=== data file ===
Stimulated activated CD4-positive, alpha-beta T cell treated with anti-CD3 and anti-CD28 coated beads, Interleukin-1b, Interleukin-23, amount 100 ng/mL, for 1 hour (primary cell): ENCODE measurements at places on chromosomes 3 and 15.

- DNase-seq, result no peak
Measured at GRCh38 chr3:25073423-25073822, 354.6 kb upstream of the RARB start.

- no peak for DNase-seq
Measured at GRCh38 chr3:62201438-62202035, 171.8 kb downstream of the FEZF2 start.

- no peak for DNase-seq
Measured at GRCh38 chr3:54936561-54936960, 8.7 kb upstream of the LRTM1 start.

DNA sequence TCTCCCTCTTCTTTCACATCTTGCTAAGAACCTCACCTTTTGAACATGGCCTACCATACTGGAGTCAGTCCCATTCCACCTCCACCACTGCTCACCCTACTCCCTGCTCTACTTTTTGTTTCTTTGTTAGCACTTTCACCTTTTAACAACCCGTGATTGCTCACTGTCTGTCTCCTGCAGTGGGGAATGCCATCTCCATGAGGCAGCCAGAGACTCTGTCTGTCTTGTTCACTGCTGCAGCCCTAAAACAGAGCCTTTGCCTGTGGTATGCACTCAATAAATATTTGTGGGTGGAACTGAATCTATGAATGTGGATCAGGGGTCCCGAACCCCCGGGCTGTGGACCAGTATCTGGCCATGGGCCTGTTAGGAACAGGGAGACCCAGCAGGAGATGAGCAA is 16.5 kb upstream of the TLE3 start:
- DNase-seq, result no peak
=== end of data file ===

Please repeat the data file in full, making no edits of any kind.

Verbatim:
Stimulated activated CD4-positive, alpha-beta T cell treated with anti-CD3 and anti-CD28 coated beads, Interleukin-1b, Interleukin-23, amount 100 ng/mL, for 1 hour (primary cell): ENCODE measurements at places on chromosomes 3 and 15.

- DNase-seq, result no peak
Measured at GRCh38 chr3:25073423-25073822, 354.6 kb upstream of the RARB start.

- no peak for DNase-seq
Measured at GRCh38 chr3:62201438-62202035, 171.8 kb downstream of the FEZF2 start.

- no peak for DNase-seq
Measured at GRCh38 chr3:54936561-54936960, 8.7 kb upstream of the LRTM1 start.

DNA sequence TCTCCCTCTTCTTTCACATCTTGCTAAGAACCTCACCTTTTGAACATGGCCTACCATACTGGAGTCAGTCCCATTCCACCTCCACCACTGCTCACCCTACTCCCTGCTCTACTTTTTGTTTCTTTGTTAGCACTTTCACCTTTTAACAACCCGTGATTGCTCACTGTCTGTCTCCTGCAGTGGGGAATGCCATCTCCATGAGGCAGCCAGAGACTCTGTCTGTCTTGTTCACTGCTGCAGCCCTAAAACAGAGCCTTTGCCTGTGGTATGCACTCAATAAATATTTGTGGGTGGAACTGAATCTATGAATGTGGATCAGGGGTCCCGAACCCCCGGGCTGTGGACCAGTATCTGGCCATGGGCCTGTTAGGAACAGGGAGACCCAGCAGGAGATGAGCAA is 16.5 kb upstream of the TLE3 start:
- DNase-seq, result no peak